Is the Covid-19 crisis a Black Wednesday moment for the Government? In September 1992, sterling was forced out of the Exchange Rate Mechanism. The fact that this devaluation was inevitable whoever had won the general election did not matter. The Government took the blame but received little credit for the subsequent economic rebound. As a result, the Conservatives always looked likely to lose the next election, when it came over four years later.
This question needs to be asked as the UK – currently with less than 1 per cent of the world's population and 2 per cent of its GDP – accounts for 11 per cent of the deaths from Covid-19.
Of course, it is premature to draw lessons from global comparisons. And, as in 1992, the outcome might have been the same whoever was in charge.
As the latest data shows, death rates and infections are on a clear downward path. But because of the vaccine gap, the public must behave sensibly. If they do, the worst of this health crisis may be behind us.
We are, however, already in the midst of a serious economic crisis. The Government has two exit strategies that it must get right: exit from the lockdown, followed by its exit from a recession that will see UK government debt reaching more than 100 per cent of GDP. Austerity or tax hikes are not the answer. After the Second World War, this ratio was much higher, at around 250 per cent. Now, like then, a pro-growth economic strategy, plus modest inflation and low rates, can bring it back under control.
First, the Government must ensure a successful route out of lockdown. Based on our research, which combines the analytical framework of epidemiological models with the behavioural economics of social science, there is much that is reassuring in the Government's approach. It is gradual, being in three phases, allowing monitoring of the virus before progressing to the next stage. It is also sensible to unlock based on economic activity and, despite criticism, to move from a "stay at home" to a "stay alert" message.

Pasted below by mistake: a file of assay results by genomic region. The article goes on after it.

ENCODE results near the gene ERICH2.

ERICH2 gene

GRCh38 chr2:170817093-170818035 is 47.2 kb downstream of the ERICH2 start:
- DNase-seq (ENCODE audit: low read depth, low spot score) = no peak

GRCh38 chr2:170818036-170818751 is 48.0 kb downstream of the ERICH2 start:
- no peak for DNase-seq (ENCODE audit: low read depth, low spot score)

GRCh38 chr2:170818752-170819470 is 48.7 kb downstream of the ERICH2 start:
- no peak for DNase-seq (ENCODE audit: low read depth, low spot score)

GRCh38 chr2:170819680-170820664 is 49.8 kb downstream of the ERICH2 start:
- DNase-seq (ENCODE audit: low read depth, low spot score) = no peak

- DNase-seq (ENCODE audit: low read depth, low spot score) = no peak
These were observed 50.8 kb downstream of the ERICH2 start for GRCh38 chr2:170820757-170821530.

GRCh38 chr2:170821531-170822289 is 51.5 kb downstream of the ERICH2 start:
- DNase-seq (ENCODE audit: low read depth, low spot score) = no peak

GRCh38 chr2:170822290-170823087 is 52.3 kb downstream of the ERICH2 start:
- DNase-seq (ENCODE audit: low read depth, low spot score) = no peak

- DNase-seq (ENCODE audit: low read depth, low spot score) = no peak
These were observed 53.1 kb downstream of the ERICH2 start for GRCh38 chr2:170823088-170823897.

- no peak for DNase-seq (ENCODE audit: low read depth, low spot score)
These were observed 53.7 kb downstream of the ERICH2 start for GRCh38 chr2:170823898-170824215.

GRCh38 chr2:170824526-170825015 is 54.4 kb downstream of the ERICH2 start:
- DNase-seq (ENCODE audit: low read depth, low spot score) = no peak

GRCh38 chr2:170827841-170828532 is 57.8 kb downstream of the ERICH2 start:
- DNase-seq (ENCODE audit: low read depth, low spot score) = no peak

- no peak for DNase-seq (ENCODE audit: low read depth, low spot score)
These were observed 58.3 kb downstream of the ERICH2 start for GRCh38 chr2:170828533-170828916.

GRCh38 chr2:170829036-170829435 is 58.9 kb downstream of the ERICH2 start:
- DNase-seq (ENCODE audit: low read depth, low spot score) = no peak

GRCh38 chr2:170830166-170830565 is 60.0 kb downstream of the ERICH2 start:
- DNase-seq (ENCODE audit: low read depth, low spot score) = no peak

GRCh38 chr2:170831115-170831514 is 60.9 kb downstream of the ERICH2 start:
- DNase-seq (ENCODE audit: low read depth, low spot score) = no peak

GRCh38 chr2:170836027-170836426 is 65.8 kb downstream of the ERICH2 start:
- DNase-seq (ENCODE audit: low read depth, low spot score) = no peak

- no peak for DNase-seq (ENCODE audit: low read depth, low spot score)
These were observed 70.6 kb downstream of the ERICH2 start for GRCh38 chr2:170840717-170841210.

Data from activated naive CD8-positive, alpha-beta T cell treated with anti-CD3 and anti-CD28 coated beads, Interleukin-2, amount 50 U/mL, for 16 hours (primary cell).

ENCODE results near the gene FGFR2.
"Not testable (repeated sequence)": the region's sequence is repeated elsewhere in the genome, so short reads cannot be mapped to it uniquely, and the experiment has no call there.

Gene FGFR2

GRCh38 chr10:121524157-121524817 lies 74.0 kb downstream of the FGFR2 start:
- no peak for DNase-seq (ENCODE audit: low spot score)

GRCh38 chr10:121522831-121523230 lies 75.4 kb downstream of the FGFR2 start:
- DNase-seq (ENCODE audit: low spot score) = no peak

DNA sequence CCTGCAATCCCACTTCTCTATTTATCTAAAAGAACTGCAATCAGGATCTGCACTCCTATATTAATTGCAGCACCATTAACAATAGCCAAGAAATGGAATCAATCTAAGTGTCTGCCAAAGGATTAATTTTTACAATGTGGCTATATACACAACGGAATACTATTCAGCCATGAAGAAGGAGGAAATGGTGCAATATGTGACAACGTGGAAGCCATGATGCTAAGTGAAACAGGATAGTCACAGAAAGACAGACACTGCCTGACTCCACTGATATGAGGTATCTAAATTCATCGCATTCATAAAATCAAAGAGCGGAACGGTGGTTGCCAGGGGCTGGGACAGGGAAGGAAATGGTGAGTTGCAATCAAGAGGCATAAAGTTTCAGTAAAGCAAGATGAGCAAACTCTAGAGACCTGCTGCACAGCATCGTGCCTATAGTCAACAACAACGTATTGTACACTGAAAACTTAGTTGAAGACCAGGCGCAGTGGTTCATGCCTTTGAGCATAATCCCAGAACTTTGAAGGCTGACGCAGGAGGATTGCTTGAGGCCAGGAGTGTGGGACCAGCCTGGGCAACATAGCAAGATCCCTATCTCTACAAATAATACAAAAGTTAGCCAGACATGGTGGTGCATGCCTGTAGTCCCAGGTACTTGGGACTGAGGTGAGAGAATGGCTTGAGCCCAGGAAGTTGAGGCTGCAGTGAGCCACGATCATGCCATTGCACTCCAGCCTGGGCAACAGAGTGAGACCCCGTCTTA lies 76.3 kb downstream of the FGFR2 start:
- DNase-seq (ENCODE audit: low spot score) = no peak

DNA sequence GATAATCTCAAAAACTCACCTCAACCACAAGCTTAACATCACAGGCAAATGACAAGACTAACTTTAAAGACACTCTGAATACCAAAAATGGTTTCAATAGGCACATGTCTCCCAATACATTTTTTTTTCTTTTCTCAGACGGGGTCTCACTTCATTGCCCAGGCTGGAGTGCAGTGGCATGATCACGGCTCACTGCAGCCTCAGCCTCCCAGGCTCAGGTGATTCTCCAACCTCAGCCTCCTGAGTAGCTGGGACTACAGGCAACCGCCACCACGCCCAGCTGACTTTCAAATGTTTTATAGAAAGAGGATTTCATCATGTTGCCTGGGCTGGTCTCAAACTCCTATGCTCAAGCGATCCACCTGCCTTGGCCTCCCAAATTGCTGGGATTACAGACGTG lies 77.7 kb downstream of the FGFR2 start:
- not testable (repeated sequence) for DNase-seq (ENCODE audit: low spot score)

Prolonging a rigorous lockdown is neither risk nor cost-free. Recessions destroy lives and well-being. A clear and controlled strategy is needed to ensure that behaviours stay sensible. Individuals, through their actions, and firms, through how they care for their staff and customers, must be alert. Success will be gauged by our ability to keep the virus under control while allowing the economy to recover.
In mid-March, the public faced considerable uncertainty and a very limited information set. A new virus was spreading. Death rates in China seemed high and Italian hospitals were overwhelmed. It was rational for people to change behaviour in the face of government encouragement.
Voluntary lockdown began in the week of March 16 as traffic fell, offices closed, and restaurants and bar visits declined sharply.
We now have a lot more information about Covid-19, though there is still much we do not understand. Those in decent health are not risk-free, but their risk is very low. The vast bulk of deaths are of those with a pre-existing health condition. Yet people have not yet internalised this information. A high level of uncertainty pervades. Thus, behaviour deviates from rationality.
This is the Government's biggest challenge. While it wants people to carry out more activities, if behaviour reverts to what it was before the crisis, then a second wave will occur. If behaviours differ, there is no reason to expect a major second wave. Instead, as we are seeing elsewhere, localised outbreaks will be the greatest challenge.
The Government has not conveyed the fundamental way in which its strategy is based on "the science" – unlocking less risky activities first and minimising harm. Until people have confidence, they cannot reduce the level of uncertainty – "radical uncertainty" – which they possess.
They cannot act rationally, and their irrationality can be exploited, such as by public sector unions.
This will impact on their spending decisions and activities, even as lockdown unfolds. It was Keynes who coined the phrase "animal spirits", expressing the fact that the psychological state of companies is integral to ending recessions.
This time, and very unusually, it is the psychological state of individuals that will be most key to a recovery. But getting the economy right can help avoid a Black Wednesday moment.
Co-authored with Paul Ormerod, a visiting professor at University College, London.